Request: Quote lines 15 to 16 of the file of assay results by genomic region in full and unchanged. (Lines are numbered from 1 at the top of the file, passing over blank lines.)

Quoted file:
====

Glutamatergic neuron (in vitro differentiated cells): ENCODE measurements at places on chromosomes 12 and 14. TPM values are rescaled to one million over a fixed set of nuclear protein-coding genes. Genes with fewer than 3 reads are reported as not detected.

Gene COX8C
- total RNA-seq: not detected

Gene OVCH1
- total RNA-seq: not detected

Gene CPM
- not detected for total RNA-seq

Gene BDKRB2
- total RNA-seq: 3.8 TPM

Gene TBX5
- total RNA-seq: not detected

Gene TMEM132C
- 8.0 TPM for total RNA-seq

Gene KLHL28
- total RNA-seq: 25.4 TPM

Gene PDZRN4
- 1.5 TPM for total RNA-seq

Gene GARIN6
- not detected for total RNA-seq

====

- total RNA-seq: 25.4 TPM

Gene PDZRN4